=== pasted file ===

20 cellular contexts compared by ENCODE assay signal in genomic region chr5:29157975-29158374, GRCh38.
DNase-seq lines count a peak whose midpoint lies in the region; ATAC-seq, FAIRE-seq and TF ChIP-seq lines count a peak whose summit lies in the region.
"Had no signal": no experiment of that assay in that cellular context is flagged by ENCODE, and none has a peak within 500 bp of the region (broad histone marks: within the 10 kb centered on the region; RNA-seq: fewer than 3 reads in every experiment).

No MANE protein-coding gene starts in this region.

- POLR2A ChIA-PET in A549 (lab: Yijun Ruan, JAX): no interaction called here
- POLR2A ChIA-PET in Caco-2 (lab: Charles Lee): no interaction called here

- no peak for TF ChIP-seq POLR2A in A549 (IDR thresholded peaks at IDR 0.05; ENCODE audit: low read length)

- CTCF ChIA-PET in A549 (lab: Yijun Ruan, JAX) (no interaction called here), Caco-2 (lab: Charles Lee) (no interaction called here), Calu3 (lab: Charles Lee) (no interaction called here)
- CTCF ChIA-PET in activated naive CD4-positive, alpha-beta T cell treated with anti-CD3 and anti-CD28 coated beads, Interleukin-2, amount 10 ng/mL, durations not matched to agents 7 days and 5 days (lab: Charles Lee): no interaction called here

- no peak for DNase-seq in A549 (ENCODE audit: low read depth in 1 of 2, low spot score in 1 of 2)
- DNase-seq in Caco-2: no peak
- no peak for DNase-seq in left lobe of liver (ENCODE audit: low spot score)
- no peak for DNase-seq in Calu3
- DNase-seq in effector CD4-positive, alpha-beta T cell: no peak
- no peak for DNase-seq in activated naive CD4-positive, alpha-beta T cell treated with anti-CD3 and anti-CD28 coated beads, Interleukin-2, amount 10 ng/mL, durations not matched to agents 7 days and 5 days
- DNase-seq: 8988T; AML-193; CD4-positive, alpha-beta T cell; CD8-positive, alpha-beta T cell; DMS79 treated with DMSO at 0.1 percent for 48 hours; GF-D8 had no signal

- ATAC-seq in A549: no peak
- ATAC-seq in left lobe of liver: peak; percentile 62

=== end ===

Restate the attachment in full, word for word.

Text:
20 cellular contexts compared by ENCODE assay signal in genomic region chr5:29157975-29158374, GRCh38.
DNase-seq lines count a peak whose midpoint lies in the region; ATAC-seq, FAIRE-seq and TF ChIP-seq lines count a peak whose summit lies in the region.
"Had no signal": no experiment of that assay in that cellular context is flagged by ENCODE, and none has a peak within 500 bp of the region (broad histone marks: within the 10 kb centered on the region; RNA-seq: fewer than 3 reads in every experiment).

No MANE protein-coding gene starts in this region.

- POLR2A ChIA-PET in A549 (lab: Yijun Ruan, JAX): no interaction called here
- POLR2A ChIA-PET in Caco-2 (lab: Charles Lee): no interaction called here

- no peak for TF ChIP-seq POLR2A in A549 (IDR thresholded peaks at IDR 0.05; ENCODE audit: low read length)

- CTCF ChIA-PET in A549 (lab: Yijun Ruan, JAX) (no interaction called here), Caco-2 (lab: Charles Lee) (no interaction called here), Calu3 (lab: Charles Lee) (no interaction called here)
- CTCF ChIA-PET in activated naive CD4-positive, alpha-beta T cell treated with anti-CD3 and anti-CD28 coated beads, Interleukin-2, amount 10 ng/mL, durations not matched to agents 7 days and 5 days (lab: Charles Lee): no interaction called here

- no peak for DNase-seq in A549 (ENCODE audit: low read depth in 1 of 2, low spot score in 1 of 2)
- DNase-seq in Caco-2: no peak
- no peak for DNase-seq in left lobe of liver (ENCODE audit: low spot score)
- no peak for DNase-seq in Calu3
- DNase-seq in effector CD4-positive, alpha-beta T cell: no peak
- no peak for DNase-seq in activated naive CD4-positive, alpha-beta T cell treated with anti-CD3 and anti-CD28 coated beads, Interleukin-2, amount 10 ng/mL, durations not matched to agents 7 days and 5 days
- DNase-seq: 8988T; AML-193; CD4-positive, alpha-beta T cell; CD8-positive, alpha-beta T cell; DMS79 treated with DMSO at 0.1 percent for 48 hours; GF-D8 had no signal

- ATAC-seq in A549: no peak
- ATAC-seq in left lobe of liver: peak; percentile 62